“Space. The final frontier…”
Sorry, my nerd is showing.
For as long as I can remember I’ve loved space. My dreams of becoming an astronaut were dashed when I got glasses in the third grade and then buried even deeper when I discovered rock and roll as a teenager. I still sit out on cool crisp evenings though looking at the stars and dream of the vastness of what’s out there. It makes me feel small, insignificant. It also brings this sense of wonder that even if extraterrestrials aren’t real, we’re not alone. We didn’t happen by accident. But, that’s not the kind of space we’re talking about here.
The thought of searching and exploring has propelled me into nearly all of the decisions in my ministry career. So, it’s probably no surprise that in the Fivefold survey, I’m an Apostle first, Evangelist second. “Let’s go. Let’s get it. Let’s make it happen… because people outside the church need to know that God is for them.”
It’s important to note that I’m not a teaching pastor. In fact, pastor/shepherd is so low on my list, it makes me feel bad. I’m a creative. I’m “the worship/artsy/designer/hipster/guitar player guy” (that’s how someone actually described me in a conversation last week). I’m part of the team that dreams up the use of the spaces we occupy to help connect people visually to the messages we’re putting out. I’m clearly no expert, as you’ll see if you keep reading, but we have picked up a few things along the way that will hopefully aid in your process of working with space.
There are multiple ways that space can help or hinder your processes. Let’s try to diagnose a few of them here.
And, be warned, there are probably more questions here than answers.
Location. Location. Location.
Have you ever asked yourself why Starbucks keep popping up on every corner? I promise you it was intentional (though the one coming in down the street from us that’s across the street from another one and down the street from yet another one seems odd). Howard didn’t spill his coffee and like some magical beanstalk, a new store front appeared. Location choices are key in the mission you’re running after.
Looking at the New Testament is proof alone that location matters… that probably goes with out saying. Paul wrote all these letters helping churches in different areas reaching different groups of people. At Crosspoint, when we were moving out of the “portable plant” phase nearly three years ago we had some options in land purchase: Buy a field set apart where nothing is yet hoping things join the area or find some place in the middle of the community. We opted for the latter. We landed on a major thoroughfare backing up to a neighborhood near a cluster of schools in our community, not around many other churches. Since then, 4 relatively large churches have launched satellite/video venues in about a half a mile radius with the fifth planning to break ground this summer. Now we can get into the discussion about what that looks like to people outside of church community another time, but for the sake of the discussion of space/location, all of these churches (us included) want to be where the people are.
Cue Ariel from the Little Mermaid.
For Crosspoint, it drives us closer to our mission of communicating differently than the average church. We’re not looking for transfer growth. We’re trying to reach people that are truly turned off and disconnected from the church. That’s why we chose to be in the middle of the community, close to real life people with real life problems. In the middle of the mess.
When we were portable, the school was great for us… to a degree. But, we had lids all over the place.
- We have no place to meet during the week.
- There’s been a constant churn rate of churches in the schools in our area for the last 2 decades. Most of them aren’t around anymore. What does that make us look like?
- How do we (and how often can we) baptize in a cafetorium?
- What happens if the school has a function that takes over our space on a weekend?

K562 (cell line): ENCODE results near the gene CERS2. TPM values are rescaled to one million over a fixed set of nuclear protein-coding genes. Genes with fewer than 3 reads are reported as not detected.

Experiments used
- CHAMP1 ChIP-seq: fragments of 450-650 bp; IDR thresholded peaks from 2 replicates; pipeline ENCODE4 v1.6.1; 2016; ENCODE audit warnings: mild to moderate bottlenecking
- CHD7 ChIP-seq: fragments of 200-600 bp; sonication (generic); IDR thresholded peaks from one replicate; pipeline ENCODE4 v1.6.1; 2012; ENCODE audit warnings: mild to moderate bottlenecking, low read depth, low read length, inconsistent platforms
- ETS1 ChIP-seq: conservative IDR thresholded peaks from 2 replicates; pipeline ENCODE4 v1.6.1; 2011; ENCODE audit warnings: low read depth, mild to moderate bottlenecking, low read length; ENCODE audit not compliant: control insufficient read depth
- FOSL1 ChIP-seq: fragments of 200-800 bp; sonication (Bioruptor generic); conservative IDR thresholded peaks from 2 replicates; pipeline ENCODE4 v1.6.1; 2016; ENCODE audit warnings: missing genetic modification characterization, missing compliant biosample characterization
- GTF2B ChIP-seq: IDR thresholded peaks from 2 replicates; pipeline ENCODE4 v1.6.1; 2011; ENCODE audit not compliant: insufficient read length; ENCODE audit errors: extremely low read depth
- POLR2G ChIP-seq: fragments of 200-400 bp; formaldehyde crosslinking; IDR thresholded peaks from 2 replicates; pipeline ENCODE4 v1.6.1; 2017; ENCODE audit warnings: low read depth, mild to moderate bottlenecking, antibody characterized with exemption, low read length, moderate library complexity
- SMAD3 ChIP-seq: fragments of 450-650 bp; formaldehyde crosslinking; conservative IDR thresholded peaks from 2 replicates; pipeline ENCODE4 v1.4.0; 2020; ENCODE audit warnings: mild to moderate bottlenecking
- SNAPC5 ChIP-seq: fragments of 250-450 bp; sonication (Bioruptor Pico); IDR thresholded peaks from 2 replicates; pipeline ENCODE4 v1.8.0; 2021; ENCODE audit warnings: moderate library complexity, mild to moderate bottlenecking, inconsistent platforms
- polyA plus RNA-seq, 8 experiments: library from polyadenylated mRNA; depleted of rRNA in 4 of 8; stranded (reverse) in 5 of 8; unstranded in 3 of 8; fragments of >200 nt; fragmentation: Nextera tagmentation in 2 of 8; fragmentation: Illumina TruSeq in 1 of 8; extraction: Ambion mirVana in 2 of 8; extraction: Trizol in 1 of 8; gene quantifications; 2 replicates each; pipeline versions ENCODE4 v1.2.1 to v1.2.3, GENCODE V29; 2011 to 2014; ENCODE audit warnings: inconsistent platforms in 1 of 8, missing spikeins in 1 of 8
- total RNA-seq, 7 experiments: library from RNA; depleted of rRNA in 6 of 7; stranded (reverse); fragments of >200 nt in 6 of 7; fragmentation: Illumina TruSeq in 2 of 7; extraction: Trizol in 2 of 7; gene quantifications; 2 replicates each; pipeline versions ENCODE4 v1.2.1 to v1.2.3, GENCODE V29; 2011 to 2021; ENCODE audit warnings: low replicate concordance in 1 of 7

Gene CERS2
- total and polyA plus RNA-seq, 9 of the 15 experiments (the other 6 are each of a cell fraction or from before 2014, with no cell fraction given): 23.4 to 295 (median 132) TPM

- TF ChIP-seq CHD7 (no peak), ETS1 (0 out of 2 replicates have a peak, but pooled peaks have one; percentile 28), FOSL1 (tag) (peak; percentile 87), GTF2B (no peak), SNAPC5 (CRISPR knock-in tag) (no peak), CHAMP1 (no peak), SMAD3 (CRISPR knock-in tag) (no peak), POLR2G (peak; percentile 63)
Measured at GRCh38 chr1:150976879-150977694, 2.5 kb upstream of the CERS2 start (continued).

- The cost for 7 hours on a Sunday that grew every year by 25% of the previous x 8 years…
- My goodness… the cost.
Getting into our own building also has its lids:
- Who is going to be here to keep the building open? (We’d operated without much support staff for so long that we had to retool our systems… we still are.)
- What happens when someone wants to use our space?
- Will people want to come to our building? And feel comfortable?
- What happens when some of the other land around us sells? Will we stay visible?
- Is inviting a guest to a church building less welcoming than inviting to an outside event hosted by a church? (This is a perception thing…)
There’s no right answer to any of these. Honestly, we’re still in flux on a lot of them. And, that’s OK. The process of removing the lids has to be.
Location Questions to Ask Yourself:
What lids (or hinderances) are accompanied by your location?
Are you accessible to the community? Do you want to be?
What does your location tell people about who you are?
Seeing is believing.
When we moved into our current building, we were like most newly wed couples getting their first place together working on a shoestring budget. For our worship venue, we built the “black box” room and keep the lights down so that people have a sense of privacy when working though things. We regularly hear “I’m so glad the lights are down so people don’t see me cry.” But, we also hear “Can you turn the lights up? I can’t see.” fairly often as well. Either way you go can create a lid to a degree. Whichever side of line you choose to fall on (as far as lights, or sound, etc.) should be dictated by your mission… people will notice.
We upgraded some of our systems (sound, lights, screens, etc.) because of the 8 years of wear on our old gear. We could have put in more at the sacrifice of some other things. We kept our kids areas more hands on driven as opposed to presentational to keep kids engaged.
One of the big things we incorporated was a coffee/hangout/meeting space that’s available to the community. If I’m honest, we kind of missed the boat on this one to a degree. We have this great wide open space with tables and chairs, some comfy couches, armchairs, great coffee, and free wifi with a simple industrial feel. Too simple and industrial actually… it’s not as comfortable/inviting as we’d like for it to be. In trying to not overdo it, we under-did it. So, we’re fixing it. A coffee bar remodel, a plan to incorporate more than just drip coffee (like adding froufrou drinks made with espresso machines and blenders), incorporating varied textures and new furniture are just some of the things we have in queue to create a more inviting atmosphere.